Dezeen Magazine

James-Simon-Galerie, 2018, Germany by David Chipperfield

"A coherent and influential body of work" says commenter

In this week's comments update, readers are discussing projects by 2023's Pritzker Architecture Prize winner and debating the need to reduce mass-timber structures' raw-material use.

To celebrate David Chipperfield winning the 2023 Pritzker Architecture Prize, we rounded up 15 key projects by the British architect and readers debated the merits of his more than four-decades output.

Ciutat de la Justícia, 2009, Spain, David Chipperfield
Fifteen landmark projects by Pritzker Architecture Prize-winner David Chipperfield

"Chipperfield's buildings don't try to overshadow the purpose they have been created for"

Lorenzo Corti commented that "he should have won it long ago as his body of work is so vast and coherent and he has influenced, globally, lots of architects during his career".

"I appreciate how Chipperfield's buildings don't try to overshadow the purpose they have been created for and still manage to be more than just pragmatic," said Zea Newland.

DPatrick agreed with others, saying "I find his work very calming, but not dull. A nice place to rest your eyes. I'd love to visit all of them."

But Tom Roberts thought Chipperfield "is not of the caliber of previous winners".

What do you think? Join the discussion ›

Pashenko Works Camberwell extension
Pashenko Works adds corrugated metal and blockwork extension to Camberwell home

"Inspiring what can be done with a Victorian terrace"

Pashenko Works revamped and extended a Victorian terrace in Camberwell, south London, using exposed blockwork and corrugated steel to bring an industrial feel to the project and more than doubling its existing floor area.

Commenters were effusive in their praise.

AlfredHitchcock was taken with the top-lit, double-height volume above the sitting area, calling it "clever and delightful".

"Inspiring to see what can be done with a typical Victorian terrace," commented Chris. "Lovely crisp detailing as well," they continued.

Meanwhile, JP loved "the wildflower meadow in a city garden".

Lies Vde liked the "combination of raw and refined materials".

"If you like the industrial feel, leave it exposed – but a future owner can always fur it out a wee bit," commented JZ.

Do you like the exposed blockwork and industrial feel of this renovation? Join the discussion ›

Woman walking at night
"Many cities do not work for women"

"Men don't really place themselves in the shoes of women"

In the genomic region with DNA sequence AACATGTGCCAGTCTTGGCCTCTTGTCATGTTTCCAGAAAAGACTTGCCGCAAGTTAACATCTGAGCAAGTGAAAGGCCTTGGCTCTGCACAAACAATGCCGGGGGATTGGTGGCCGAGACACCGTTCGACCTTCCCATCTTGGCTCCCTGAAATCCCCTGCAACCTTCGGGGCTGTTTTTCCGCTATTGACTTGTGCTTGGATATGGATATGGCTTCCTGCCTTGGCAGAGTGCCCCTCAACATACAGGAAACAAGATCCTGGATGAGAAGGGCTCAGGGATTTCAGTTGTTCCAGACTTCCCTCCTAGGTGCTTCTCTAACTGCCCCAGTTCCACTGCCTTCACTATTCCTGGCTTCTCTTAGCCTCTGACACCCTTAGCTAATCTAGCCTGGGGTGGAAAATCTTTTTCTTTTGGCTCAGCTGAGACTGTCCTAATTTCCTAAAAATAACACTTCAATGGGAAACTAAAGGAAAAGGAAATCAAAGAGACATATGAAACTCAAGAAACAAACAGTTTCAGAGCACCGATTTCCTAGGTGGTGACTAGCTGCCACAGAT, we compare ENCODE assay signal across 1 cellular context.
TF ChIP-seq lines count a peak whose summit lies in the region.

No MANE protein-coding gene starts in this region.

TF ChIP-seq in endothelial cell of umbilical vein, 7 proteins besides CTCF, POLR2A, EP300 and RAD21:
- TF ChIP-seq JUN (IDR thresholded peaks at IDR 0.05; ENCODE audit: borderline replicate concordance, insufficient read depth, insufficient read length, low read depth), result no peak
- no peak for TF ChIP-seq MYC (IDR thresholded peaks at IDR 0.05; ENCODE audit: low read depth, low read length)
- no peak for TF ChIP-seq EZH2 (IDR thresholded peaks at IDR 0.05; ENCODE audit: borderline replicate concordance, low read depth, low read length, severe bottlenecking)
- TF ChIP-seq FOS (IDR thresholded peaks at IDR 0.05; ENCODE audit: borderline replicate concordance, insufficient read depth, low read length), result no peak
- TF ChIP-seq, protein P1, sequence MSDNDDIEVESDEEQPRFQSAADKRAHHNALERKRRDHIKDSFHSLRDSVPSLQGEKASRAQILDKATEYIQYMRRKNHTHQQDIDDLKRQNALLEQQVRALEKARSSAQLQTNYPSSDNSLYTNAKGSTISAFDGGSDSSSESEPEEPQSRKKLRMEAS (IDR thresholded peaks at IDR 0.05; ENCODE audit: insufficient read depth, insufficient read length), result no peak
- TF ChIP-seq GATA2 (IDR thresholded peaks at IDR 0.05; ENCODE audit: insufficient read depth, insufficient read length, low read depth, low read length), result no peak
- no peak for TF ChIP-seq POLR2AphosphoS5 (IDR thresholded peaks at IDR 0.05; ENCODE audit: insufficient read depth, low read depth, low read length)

In an opinion piece for International Women's Day, Arup's Sara Candiracci reflected on how cities are still overwhelmingly designed for men – and how to change that. Readers joined the debate.

DutchDesigner_N said "some men are put off by the word 'inclusive' alone, but it simply means being considerate of your fellow human".

"As a man you don't really place yourself in the shoes of women and how much more dangerous a situation can be for them," reflected Rogelio Rodriguez.

Shioka thinks "gender equality is poor" and Fluffy Thoughts "would love to see more inclusively-designed spaces".

How do you think cities can be designed best for everyone? Join the discussion ›

Piles of logs
"We need to start using our wood more efficiently"

"Wood is only renewable if we replant"

Commenters discussed a piece Maximilian Pramreiter wrote for Dezeen's Timber Revolution arguing the importance of reducing mass-timber structures' raw-material use, instead of trying to design the tallest possible wooden building.

Marius is concerned that "wood is only renewable if we replant what we cut out in a reasonable way, or we use what we farm".

"The whole positive embodied carbon also requires reforestation so that the forests can perform at optimal," agreed Jason Ross.

JZ was upvoted for saying "material efficiency needs to be coupled with a discussion on adaptive reuse".

The author joined the debate to encourage those commenting. "The reuse, repurpose and recycling of building materials needs to play a key role in future material developments." said Max Pramreiter.

What do you think the best way to use timber is in future? Join the discussion ›

Comments update

Dezeen is the world's most commented architecture and design magazine, receiving thousands of comments each month from readers. Keep up to date on the latest discussions on our comments page and subscribe to our weekly Debate newsletter, where we feature the best reader comments from stories in the last seven days.